Five Questions for Fredrika Klarén
Fredrika Klarén is Head of Sustainability at Polestar.
How does the reality of your job compare to what people think you do?
When I say that I work with sustainability, I don't know if everyone has a clear image of what that is, and that's good because it's an area that is constantly changing. Generally, I would say that I don't see a huge gap though. After working with sustainability for ten years, I'm still trying to figure out the reality of what I do myself. That's what I love about it.
What is the best part of your job?
Oh, there are so many. I get to interact with so many interesting areas within Polestar, and I also get to collaborate with interesting innovators or scientists and hear their perspectives.
A big drive for me is being able to make a difference. When I started working at Polestar, I was blown away by the drive that each and every person has to actually make things happen. They don’t just want to sit and talk about the different sustainability issues that we have. That gives me a lot of energy.
What job would you like to have if you didn't have this one?
Oceanographer. Before I started my university studies, I had to decide between going into Environmental Sciences or Oceanography. I come from an island outside Gothenburg and many of my family work at sea. My father is actually a captain. I just love the ocean and being outdoors. So, that is kind of the only downside of my job; that I'm often indoors, when actually I have a real desire to be working outdoors.
Can you tell us about a trend that is shaping the area you work with at the moment?
Well, there are a lot of interesting trends within sustainability at the moment. The connection between digitalisation and sustainability for example. We can start using tools for traceability as a way of increasing transparency and having more of a sustainability impact in value chains. This will have a significant impact on the sustainability of our supply chains. So that is a huge trend of course.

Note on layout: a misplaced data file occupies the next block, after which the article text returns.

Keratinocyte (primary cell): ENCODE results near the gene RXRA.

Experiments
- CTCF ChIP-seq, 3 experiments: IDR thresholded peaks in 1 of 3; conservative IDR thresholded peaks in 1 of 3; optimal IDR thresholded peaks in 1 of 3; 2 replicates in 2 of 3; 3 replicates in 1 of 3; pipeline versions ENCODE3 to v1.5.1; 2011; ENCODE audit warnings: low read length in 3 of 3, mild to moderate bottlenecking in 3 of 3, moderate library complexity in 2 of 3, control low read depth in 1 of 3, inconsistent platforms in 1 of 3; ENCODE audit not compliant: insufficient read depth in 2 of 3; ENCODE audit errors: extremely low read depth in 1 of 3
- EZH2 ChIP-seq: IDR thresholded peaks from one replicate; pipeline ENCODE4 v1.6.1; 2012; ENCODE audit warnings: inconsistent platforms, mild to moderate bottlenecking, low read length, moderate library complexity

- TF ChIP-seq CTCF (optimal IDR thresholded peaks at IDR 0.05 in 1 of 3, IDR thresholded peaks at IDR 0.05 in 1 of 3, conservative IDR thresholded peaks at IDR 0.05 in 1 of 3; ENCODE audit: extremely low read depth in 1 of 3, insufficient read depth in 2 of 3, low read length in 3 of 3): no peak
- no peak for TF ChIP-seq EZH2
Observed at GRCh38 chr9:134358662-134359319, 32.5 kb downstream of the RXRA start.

Another trend is that of “exponential tech”, which gives me hope. That means that we will actually keep increasing the pace of technological advances yearly. Right now, everyone is trying to figure out how we can become climate neutral in time to stop the temperature rising by 1.5 degrees. That is where I hope that exponential tech will come in and increase the pace going forward until we no longer think linearly about sustainability.
Also, there’s the movement from using conventional materials to new and innovative materials. Materials are basically at the core of the different environmental impacts that we have, whether it is pollution and energy use, or social impacts on workers’ rights and safety issues, especially in connection to the extraction and refinement of raw materials. We're going from using mostly a few chosen materials (like conventional polyester or steel) to trying out new innovative and circular materials on a smaller scale.
We don't have to find this one-size-fits-all solution, but instead we can work with a variety of solutions.
If you had a superpower, what would it be?
There is a glorification of war and war-mongering that I find so sickening. Sales of weapon is a driver of conflicts, and it is always innocent people who suffer the most. I would like to have the superpower of Magneto from the X-Men. Then I could collect all the weapons and bullets in the world and just get rid of them.
Shredding surfboards to make sustainable skateboards
In the past decades, skateboarding has moved from the fringes of society to the TV screen, from subculture to the Olympic games. With that type of trajectory, we wondered what the next step for skateboarding might be. So, we travelled to the birthplace of skateboarding to find out. Surf and skateboard manufacturer Shred MFG tells a story of passion, craftsmanship, and a greener future for the boarding community.